for her older brother’s bad behaviour,
for her mother’s anxiety and stress,
There’s one person, however, she does trust, and that is Jesus.
Since she encountered him a few years ago,
since he’d made himself present to her
during that amazing midnight conversation with her best friend,
she’s known at the very centre of her being that she is loved,
and that she can absolutely trust Christ to stay with her always.
She has learned to pause,
to step back from whatever uncertainty she’s facing,
to slip within herself and to reach out to him,
and simply discovering, again and again, that he is always there for her,
that his love is unchanged,
that he is still who he claims to be,
has helped her to overcome her fears.
She had found herself more able to concentrate on schoolwork;
had done well enough to get good marks, and go on the training course,
and now, here she is,
a new graduate in a new job,
in a new town,
making new friends.
And all because Jesus loves her.
Ali is feeling good.
And tomorrow, she will find out about this new church.
Now it’s tomorrow, and Ali is facing an enormous table, loaded with food;
on her left, Mrs Rhees, (“Call me Esme, dear, there’s a love.”)
is piling potatoes and corned beef onto her plate,
and to her right, Mr Rhees, (“We just call him ‘The Major’, mostly”),
is telling her about his years in the territorials,
and promising that later, she should see his collection of old medals.
Opposite her is their middle-age daughter, Rosie,
and her husband, Paul, nodding and smiling
as they hear again the stories that are part of the family furniture.
And at the end of the table,
Pastor Austeer is spooning white sauce onto his mounded plate.
Ali thought he looked especially hungry;
not surprising after all the energy he had put into his preaching that morning.
She’s not used to sermons that go for more than fifteen minutes,
and this one had taken almost an hour
– but she’d barely noticed the time flying past,
he was so animated and engaging, and,
although she couldn’t remember much of what he’d said,
she remembered that it had been very interesting.
Not surprising that he is staring at his pile of pink beef
almost as though he’s about to dive into it teeth first.
His gaze suddenly lifts from his plate to her face,
and she feels slightly scorched by the intensity of his stare,
before he flicks his eyes away, and, taking Esme’s hand from beside him,
and her daughter’s with his other hand, leads them in a prayer of thanksgiving
– shorter than the sermon, thankfully – and they begin eating.
Conversation is general at first
– they chat about Rosie and Paul’s children,
and about a new business opening up in town,
and about Ali’s home and family
(“So few couples seem to hold together these days”, sniff Esme.
“I’d never know what to do if The Major, here, left me.”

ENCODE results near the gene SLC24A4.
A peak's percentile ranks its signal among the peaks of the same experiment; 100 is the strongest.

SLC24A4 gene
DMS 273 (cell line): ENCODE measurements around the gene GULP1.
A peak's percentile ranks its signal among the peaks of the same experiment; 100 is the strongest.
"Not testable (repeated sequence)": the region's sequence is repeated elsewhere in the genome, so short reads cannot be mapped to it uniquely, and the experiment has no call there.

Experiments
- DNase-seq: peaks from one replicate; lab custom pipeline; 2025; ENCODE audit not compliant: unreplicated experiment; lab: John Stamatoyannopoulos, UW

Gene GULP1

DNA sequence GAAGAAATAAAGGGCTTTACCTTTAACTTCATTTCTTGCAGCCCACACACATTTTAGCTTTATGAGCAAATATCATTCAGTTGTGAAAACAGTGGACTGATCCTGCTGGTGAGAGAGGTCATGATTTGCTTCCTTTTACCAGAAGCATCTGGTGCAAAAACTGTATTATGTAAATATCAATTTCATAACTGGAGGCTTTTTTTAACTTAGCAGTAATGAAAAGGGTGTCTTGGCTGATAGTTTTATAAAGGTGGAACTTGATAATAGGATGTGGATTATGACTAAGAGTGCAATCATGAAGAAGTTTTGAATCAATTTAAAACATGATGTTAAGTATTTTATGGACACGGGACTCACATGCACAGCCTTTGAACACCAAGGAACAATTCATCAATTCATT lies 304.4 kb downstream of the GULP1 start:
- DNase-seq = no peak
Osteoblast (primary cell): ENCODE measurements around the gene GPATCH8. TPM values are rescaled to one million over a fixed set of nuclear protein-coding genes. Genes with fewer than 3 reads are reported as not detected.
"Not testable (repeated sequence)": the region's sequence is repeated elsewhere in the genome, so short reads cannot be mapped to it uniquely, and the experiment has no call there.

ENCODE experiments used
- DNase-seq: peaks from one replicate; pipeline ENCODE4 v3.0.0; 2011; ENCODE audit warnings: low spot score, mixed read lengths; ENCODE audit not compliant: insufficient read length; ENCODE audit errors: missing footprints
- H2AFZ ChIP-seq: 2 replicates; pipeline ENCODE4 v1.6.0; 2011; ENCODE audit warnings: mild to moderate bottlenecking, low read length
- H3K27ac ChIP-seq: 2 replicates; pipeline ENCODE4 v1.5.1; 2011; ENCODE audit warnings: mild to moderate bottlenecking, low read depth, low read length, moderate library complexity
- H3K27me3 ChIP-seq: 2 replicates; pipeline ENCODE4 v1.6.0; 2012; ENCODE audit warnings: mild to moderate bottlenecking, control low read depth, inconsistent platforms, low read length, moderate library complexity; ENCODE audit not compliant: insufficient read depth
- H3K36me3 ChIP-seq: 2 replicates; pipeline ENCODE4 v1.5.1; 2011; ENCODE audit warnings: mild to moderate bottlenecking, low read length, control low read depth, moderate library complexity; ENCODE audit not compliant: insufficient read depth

“Leave you!” he replies. “And have to eat my own cooking!?
Not likely, love!”)
and then about her new job.
“How are you finding the work, Ali?” asks the pastor.
“Not too strenuous?”
“No, the work isn’t too hard at all – yet, anyway.
And Sarah’s a real help while I get used to everything.”
“Yes, lovely girl, isn’t she?” says Esme.
“Such a pity she had to rush away afterwards and couldn’t join us.
You know her mother once helped me with that Drama we did…”
and the conversation moves on to the drama society politics,
and then on to local body politics,
and then turns to the sermon from that morning.
“I didn’t quite get it,” the Major is saying.
“What was that you were saying about the Spirit?”
“What God teaches,” replies the pastor,
“Is that we all have the Spirit,
and the Spirit gives us all truth,
and so we all have all truth.”
“I find that hard to get my head around,” comes the objection.
“If we have all truth, why are so many Christians so blinkin’ wrong!”
“Clearly,” comes the cool, quick answer,
“not all who claim to be Christian actually are.”
Across the table Ali notices Paul fidget uncomfortably for a second,
and then go still again.
the pastor continues,
“and though we can quickly see that some are false Christians
simply because they embrace error in their doctrine,
others among us merely need to learn how to hear the Spirit’s voice.”
“So you say I’ve already got all truth, but maybe I’m not listening to it?”
“We all have all truth,
but not all of us are able to hear every word of the Spirit.
It takes … practice … to learn to recognise that still, small voice.”
“How?” Ali is surprised to hear her own voice enter the conversation.
“I mean… sorry, I’m new. How do you practice?”
Pastor Austeer considers her for a second as he dabs sauce from his lips,
and then says, “There are various spiritual exercises that help us to ‘tune in’.
Would you be interested in learning?”
“Ooh. Say, ‘yes’, Ali, do!” says Esme.
“Rosie and I did this course, and it’s really interesting!”
“What does it involve?”
“Mostly conversation, and some guided meditations,” said the pastor.
“Don’t worry, nothing spooky.
It’s just a useful way of getting rid of stuff from the past
that might be blocking our spiritual ears.
I have some space in my schedule at the moment.
You’d want after hours time, right?”
“Well, yes, if it wouldn’t be a bother…”
“No bother at all. It’s what I’m here to do and I’m glad to do it.
Would you like to meet on a Thursday?”
And just like that, Ali finds her life taking a new direction.
Her home life is flat and uneventful,
as she cooks and cares for herself in her little room,
seeing her aunt only as often as she needs to pay her rent.
Work was at first challenging and stimulating
then became more predictable and even tedious
as she quickly masters her tasks.
Most of her workmates are older than her,
other than Sarah,
but Sarah, while friendly, is deep in preparations for her wedding,
and lives for the weekends when her fiancé is in town.